Sólveig Pálsdóttir started writing only five years ago and she has experienced considerable success and acclaim in a relatively short space of time.
She has an unusually diverse background. Sólveig is a trained actor and has performed in theatre, television and radio. She has a Bachelor‘s degree in literature from The University of Iceland and a degree in teaching. Sólveig taught Icelandic, drama and public speaking for many years and has produced many radio programmes and managed cultural events.
Her first novel Leikarinn (The Actor) was published in 2012 to rave reviews and spent several weeks at the top of the best-sellers lists. It is now being developed into a motion picture. The second novel, Hinir Réttlátu (The Righteous Ones), was published the year after, and also became a best-seller. Both novels have now been published in Germany by publishing house Aufbau under their German titles Eiskaltes Gift and Tote Wale. Her third novel, Flekklaus (Spotless) was published in March 2015. She is currently working on her fourth.
Sólveig is married with three children and two grandchildren.
“Choosing my 5 desert island DVDs was a difficult task. I enjoy watching good films and TV shows and there have been so many that have left their mark on me. It’s been especially fun watching the evolution of TV content that’s been taking place in the past few years, with new platforms like Netflix and Hulu encouraging better storytelling and attracting top quality performers to the format. But that means making this list is so much harder!”
The Hunt (Denmark, 2012)
“This cautionary tale is a powerful film with a strong message about rumours, mass hysteria and the concept of “innocent until proven guilty” A teacher in a small town in Denmark is accused of a terrible crime. Did he do it? Mads Mikkelsen keeps the audience guessing throughout. The film is a great reminder to stop and examine matters thoroughly before passing judgement, especially in this age of social media where it’s become disturbingly easy to point the finger in rage at any perceived slight.”
Virgin Mountain (Iceland, 2015)
“A film by Icelandic film director Dagur Kári. I’m also a huge fan of his first film, Noi the Albino, but Virgin Mountain, or Fúsi in Icelandic, really touched me. It’s so human, both in its writing and performances. The main character, Fúsi, is a bachelor that still lives with his mother. His life is turned around when he enrols in a line-dancing class and gets to know the little girl that’s just moved in downstairs. Fúsi realises that there might be more to life than his WWII models. Gunnar Jónsson who plays Fúsi manages to make the character, who in less capable hands might come off as slightly creepy, completely sympathetic and as Fúsi starts to find his purpose in life you can’t help but cheer for him.”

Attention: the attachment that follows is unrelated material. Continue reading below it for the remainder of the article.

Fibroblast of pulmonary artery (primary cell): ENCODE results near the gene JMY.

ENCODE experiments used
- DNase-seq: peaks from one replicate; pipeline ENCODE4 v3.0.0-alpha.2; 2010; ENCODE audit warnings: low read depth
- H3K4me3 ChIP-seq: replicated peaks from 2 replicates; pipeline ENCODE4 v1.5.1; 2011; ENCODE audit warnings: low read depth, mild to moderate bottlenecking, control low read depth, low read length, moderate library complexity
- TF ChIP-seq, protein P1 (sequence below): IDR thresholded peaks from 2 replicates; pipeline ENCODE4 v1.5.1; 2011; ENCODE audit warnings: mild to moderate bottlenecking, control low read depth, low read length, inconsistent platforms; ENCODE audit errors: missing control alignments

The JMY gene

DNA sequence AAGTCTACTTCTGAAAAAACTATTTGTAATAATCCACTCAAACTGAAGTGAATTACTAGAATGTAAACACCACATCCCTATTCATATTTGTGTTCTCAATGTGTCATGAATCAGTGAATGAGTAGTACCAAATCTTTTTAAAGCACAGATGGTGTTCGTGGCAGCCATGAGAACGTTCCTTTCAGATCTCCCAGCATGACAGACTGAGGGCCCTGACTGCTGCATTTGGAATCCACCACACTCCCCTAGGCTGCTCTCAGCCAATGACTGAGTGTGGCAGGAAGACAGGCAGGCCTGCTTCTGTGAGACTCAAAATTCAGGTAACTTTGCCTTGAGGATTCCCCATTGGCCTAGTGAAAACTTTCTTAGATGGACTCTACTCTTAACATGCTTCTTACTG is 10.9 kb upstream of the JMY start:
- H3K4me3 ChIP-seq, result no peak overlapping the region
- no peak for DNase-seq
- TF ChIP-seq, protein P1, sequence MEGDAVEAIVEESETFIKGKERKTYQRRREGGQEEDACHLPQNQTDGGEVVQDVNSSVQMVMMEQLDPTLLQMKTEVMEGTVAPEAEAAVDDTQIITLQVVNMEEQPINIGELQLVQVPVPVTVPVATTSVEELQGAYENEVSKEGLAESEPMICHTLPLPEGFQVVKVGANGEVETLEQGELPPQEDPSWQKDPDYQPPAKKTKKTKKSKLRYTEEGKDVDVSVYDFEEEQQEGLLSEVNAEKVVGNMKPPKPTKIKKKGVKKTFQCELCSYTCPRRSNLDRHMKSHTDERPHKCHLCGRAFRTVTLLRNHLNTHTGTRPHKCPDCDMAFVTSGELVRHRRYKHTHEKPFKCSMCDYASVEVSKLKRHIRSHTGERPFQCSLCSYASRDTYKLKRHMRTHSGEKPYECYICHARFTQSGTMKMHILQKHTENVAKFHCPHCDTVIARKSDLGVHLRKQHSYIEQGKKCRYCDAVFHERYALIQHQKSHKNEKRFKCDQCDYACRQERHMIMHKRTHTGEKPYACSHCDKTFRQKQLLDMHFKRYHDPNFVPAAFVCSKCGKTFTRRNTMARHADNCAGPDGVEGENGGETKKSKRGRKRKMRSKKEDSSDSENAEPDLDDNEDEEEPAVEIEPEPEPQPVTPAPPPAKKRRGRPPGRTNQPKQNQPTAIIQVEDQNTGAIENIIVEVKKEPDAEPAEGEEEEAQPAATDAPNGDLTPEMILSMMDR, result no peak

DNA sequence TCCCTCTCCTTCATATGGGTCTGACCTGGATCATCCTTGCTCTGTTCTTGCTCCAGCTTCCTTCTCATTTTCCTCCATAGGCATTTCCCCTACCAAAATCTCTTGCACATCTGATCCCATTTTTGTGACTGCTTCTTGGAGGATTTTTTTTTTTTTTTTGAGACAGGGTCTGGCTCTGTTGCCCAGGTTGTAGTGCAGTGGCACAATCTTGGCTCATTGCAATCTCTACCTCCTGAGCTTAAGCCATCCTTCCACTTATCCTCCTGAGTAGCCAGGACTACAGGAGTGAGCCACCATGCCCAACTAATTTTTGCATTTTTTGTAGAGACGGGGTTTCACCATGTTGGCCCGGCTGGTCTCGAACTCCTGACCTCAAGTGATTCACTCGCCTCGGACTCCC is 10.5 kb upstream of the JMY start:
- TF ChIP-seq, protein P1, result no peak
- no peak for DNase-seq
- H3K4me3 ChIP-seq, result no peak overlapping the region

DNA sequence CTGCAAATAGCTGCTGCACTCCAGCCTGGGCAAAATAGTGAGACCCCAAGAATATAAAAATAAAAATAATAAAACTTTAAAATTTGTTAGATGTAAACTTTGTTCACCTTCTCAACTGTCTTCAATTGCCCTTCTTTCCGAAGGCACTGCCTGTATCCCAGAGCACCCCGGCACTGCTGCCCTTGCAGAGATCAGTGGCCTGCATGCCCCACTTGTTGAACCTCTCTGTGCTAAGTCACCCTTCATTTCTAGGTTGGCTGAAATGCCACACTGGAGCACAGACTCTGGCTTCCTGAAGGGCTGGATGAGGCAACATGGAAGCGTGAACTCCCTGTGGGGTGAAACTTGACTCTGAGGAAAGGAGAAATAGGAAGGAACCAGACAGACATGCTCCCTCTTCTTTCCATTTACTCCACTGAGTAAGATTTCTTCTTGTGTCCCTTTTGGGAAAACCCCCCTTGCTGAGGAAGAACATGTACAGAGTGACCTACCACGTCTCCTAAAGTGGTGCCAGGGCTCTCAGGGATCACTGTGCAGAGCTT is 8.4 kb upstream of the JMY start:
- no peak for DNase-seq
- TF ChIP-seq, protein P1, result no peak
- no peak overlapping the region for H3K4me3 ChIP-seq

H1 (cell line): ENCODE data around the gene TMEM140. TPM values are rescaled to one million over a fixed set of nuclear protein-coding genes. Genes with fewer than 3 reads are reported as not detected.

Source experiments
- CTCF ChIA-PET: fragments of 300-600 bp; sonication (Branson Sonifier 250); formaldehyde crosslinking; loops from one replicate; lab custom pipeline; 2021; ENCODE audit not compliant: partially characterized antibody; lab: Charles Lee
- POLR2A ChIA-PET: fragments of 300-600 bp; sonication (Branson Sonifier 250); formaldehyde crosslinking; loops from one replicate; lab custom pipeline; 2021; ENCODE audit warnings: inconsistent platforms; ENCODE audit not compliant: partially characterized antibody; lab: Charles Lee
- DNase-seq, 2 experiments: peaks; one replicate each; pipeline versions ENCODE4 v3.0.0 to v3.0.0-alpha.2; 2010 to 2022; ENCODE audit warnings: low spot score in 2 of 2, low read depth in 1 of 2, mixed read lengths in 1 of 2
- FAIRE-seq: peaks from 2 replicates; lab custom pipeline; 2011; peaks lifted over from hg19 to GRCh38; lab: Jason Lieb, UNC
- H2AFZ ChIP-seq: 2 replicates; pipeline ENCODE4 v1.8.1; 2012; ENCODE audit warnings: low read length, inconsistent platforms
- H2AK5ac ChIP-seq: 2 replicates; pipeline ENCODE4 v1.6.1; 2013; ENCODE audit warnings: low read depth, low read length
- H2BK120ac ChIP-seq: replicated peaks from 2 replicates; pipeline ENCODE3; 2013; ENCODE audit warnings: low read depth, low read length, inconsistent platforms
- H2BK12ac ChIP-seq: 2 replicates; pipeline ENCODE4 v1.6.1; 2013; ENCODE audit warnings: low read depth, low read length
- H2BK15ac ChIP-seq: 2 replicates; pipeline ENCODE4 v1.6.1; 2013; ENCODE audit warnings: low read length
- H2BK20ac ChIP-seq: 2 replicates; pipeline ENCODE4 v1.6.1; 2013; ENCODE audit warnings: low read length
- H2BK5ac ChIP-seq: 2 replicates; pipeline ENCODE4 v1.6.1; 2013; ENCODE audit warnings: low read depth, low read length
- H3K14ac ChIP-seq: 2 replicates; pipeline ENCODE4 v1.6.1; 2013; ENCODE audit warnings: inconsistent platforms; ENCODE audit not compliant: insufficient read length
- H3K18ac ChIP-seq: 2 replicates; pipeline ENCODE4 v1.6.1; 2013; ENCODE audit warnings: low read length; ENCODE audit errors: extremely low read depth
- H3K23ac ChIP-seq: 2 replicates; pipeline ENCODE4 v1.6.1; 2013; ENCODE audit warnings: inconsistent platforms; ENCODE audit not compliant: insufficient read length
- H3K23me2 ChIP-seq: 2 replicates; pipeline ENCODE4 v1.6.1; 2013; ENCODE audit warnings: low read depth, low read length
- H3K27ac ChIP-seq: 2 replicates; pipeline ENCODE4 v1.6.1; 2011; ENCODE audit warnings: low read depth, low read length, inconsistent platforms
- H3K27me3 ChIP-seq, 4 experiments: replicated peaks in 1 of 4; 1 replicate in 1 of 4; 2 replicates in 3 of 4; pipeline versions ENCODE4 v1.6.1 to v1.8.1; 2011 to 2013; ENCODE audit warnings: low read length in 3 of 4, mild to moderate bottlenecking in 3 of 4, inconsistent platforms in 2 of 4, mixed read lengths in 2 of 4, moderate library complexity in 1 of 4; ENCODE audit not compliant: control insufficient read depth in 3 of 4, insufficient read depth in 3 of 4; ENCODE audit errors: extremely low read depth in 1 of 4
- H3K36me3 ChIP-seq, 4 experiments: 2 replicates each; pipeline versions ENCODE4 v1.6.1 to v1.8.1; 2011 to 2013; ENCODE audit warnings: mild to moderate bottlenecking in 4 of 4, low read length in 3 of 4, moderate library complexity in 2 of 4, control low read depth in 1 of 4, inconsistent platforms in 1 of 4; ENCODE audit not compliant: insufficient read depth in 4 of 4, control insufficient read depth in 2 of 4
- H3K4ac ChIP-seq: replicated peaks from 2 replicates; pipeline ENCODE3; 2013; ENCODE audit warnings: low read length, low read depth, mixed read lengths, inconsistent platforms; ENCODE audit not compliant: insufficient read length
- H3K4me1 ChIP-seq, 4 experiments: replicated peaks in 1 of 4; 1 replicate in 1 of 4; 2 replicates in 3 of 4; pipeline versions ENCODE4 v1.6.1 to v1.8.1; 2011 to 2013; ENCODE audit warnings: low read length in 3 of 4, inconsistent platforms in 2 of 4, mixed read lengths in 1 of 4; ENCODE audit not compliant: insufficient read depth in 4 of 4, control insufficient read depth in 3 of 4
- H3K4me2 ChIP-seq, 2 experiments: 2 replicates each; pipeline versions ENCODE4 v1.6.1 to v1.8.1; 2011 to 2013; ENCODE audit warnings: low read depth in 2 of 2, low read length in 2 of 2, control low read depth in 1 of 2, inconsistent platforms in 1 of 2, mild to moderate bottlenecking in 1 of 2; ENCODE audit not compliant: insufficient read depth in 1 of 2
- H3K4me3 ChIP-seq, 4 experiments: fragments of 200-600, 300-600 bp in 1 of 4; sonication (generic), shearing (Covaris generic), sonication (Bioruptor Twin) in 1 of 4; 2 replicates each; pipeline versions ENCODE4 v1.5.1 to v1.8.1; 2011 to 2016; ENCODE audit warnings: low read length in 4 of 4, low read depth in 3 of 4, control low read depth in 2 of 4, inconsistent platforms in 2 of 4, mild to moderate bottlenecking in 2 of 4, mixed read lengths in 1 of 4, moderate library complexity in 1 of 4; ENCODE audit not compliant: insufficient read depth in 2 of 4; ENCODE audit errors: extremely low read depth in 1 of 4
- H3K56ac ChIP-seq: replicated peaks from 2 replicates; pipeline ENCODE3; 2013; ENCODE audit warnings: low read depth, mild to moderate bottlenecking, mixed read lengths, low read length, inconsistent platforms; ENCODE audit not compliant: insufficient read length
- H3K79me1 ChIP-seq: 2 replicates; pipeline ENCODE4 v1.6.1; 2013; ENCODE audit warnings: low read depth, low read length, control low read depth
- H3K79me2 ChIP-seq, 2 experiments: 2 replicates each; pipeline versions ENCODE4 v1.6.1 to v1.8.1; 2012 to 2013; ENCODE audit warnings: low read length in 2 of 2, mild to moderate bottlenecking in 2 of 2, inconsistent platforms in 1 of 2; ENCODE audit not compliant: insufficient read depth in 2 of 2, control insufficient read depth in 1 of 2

The Shift Trilogy (Iceland, 2007-2009)
“The Night Shift, The Day Shift and The Prison Shift are the three seasons of the best Icelandic sitcom in years, in my opinion. Each season takes place in a new location, a gas station, a hotel and a prison, but the characters stay the same. Former mayor of Reykjavík, Jón Gnarr’s character might have been the star of the show but it’s his sidekick Ólafur Ragnar, played by comedian Pétur Jóhann Sigfússon that is my favourite. The writing perfectly captures the realities of modern Iceland as well as its character’s unbreakable spirit in the face of, well, common sense.”
Room (Canada, Ireland, UK, 2015)
“I have to admit that when I first heard the subject matter of Room (not to be confused with The Room, called the worst film in history) I wasn’t very excited. A young girl is kidnapped and held captive in a room for years were she endures unspeakable horrors and gives birth to a son. Sounds too bleak for me. That’s why it was such a pleasant surprise to discover that the film is actually an uplifting exploration of hope, love and courage. Anchored by incredible performances from Oscar winner Brie Larson and wunderkind Jacob Tremblay the film is one of the most affecting I have seen in recent years.”
Happy Valley (UK, 2014)
“It’s always refreshing to see a strong, capable woman over 40 in a lead role and Sarah Lancashire is phenomenal as police sergeant Catherine Caewood who is dealing with a tough job while trying to survive a personal tragedy. It’s a fascinating character, and feels like a real, flawed human being. The plotting is also tight and exhilarating and every twist will leave you gasping in disbelief. Fantastic crime show with a superb lead.”
Thanks to Sólveig Pálsdóttir and Iceland Noir.